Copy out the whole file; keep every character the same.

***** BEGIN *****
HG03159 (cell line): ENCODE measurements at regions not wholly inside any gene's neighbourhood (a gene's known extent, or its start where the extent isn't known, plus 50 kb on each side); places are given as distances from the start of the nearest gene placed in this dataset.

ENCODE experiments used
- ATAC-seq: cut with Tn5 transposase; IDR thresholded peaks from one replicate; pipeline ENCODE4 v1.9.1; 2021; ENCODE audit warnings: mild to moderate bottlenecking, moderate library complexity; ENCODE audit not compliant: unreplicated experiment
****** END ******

HG03159 (cell line): ENCODE measurements at regions not wholly inside any gene's neighbourhood (a gene's known extent, or its start where the extent isn't known, plus 50 kb on each side); places are given as distances from the start of the nearest gene placed in this dataset.

ENCODE experiments used
- ATAC-seq: cut with Tn5 transposase; IDR thresholded peaks from one replicate; pipeline ENCODE4 v1.9.1; 2021; ENCODE audit warnings: mild to moderate bottlenecking, moderate library complexity; ENCODE audit not compliant: unreplicated experiment